Thursday, January 22, 2015

Was history your favorite subject?

They say that those who do not know history are doomed to repeat its mistakes. I've been delving into the history of Chicago in the Gilded Age (late nineteenth century) when capitalists got richer and richer and the working people toiled long hours at difficult work for substandard wages. Talk about class warfare! In Chicago one of the outcomes was the Haymarket Riot. Workers gathered peacefully to protest police brutality, specifically the deaths of several workers the day before. As police worked to control the crowd, someone threw a bomb into the police troops. In the resulting gunfire several police and civilians were killed. Later, the "anarchists" accused of inciting the riot were hanged. It was not Chicago's finest hour.
I'm a native of Chicago, which perhaps accounts for the fascination all this history holds for me. I grew up in a house built in the early 1890s for the Columbian Exposition (1893), and I learned to skate in the Midway left behind by that exposition. I shopped at Marshall Field's and while I never stayed at the Palmer House I certainly knew of that legendary hotel. My study delved into the stories of George Pullman (as in Pullman railway sleeping cars), the great meat packers like Augustus Swift, newspaper editor and publisher Joseph Medill--all the names associated with making Chicago one of the most powerful cities in the nation.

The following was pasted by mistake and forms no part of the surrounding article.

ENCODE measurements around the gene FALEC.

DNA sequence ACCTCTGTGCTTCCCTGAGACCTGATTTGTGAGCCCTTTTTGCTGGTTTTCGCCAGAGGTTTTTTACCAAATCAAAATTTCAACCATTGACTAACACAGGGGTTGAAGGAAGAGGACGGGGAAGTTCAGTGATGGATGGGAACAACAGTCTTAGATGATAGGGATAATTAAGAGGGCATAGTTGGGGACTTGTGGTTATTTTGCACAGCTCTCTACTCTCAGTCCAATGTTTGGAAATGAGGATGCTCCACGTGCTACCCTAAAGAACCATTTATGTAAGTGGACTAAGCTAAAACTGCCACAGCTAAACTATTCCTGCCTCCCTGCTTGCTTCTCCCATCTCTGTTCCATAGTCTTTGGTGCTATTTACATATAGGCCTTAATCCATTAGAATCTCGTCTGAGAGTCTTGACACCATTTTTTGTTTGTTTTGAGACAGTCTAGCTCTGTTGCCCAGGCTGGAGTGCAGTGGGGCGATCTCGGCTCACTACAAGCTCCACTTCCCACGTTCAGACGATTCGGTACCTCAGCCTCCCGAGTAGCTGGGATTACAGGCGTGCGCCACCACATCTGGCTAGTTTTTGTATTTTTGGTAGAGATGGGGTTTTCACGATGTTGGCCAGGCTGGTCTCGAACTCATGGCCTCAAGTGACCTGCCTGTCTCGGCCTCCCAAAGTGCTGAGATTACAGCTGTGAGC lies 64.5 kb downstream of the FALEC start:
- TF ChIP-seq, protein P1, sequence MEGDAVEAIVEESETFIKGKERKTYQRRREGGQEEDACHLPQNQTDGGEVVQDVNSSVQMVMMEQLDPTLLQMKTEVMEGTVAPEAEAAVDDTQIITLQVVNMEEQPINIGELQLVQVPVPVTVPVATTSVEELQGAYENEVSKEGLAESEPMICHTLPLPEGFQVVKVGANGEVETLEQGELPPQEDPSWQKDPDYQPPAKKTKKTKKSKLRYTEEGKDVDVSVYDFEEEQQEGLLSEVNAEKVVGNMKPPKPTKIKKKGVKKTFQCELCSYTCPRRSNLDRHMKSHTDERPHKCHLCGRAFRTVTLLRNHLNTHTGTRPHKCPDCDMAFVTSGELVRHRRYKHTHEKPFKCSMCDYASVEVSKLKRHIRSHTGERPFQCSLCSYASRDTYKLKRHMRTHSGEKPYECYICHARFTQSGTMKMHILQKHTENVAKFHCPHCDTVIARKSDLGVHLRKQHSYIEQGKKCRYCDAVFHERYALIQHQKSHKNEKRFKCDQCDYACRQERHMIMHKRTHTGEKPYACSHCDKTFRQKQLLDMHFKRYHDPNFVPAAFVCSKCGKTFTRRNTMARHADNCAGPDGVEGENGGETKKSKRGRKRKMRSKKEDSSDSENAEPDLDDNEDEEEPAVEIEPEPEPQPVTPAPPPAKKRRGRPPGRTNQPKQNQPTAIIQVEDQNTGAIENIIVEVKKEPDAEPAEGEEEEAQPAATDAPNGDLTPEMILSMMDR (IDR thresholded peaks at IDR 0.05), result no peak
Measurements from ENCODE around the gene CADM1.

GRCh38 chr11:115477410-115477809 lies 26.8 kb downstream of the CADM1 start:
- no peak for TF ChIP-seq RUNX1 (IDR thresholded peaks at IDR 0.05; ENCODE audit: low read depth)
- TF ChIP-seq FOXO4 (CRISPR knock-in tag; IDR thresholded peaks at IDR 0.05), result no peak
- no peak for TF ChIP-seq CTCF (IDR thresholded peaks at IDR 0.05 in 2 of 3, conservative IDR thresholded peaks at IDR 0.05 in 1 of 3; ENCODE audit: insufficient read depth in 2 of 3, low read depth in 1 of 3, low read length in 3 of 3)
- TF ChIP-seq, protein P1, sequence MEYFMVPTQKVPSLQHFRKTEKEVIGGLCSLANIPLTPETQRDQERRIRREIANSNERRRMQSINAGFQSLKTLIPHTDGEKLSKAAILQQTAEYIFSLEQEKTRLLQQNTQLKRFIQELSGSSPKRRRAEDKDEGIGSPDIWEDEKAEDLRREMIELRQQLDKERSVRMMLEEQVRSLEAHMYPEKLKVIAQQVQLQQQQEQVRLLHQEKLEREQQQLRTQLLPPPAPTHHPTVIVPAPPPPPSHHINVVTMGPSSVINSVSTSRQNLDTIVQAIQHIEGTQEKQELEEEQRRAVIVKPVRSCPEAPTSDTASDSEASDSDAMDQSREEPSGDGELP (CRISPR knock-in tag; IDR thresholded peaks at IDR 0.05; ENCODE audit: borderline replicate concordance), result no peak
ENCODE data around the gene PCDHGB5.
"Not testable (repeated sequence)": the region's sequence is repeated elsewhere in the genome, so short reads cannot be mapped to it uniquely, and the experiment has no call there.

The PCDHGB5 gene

Today I see that history being repeated--the rich increasing their wealth on the backs of the poor, an increasing polarity of society between the haves and the have-nots. As Congress cuts backs on health care (or tries to), veterans' benefits, women's rights and health care, wage increases, I wonder how long it will be before some spark ignites riots.
A riot in the 1880s was to be feared; such an uprising today, with increased communication and the easy availability of all kinds of weapons, could be a major disaster. It's no secret that I'm not happy with the make-up of the new Congress, and I think there lies the blame. I wonder what Speaker Boehner would say if you asked him what he knew about the Haymarket Riot?
I want to say to him and his colleagues, "Quit trying to outsmart the President and go read your American history books."
Yes, I'm writing a novel about Chicago. More news on that to come.

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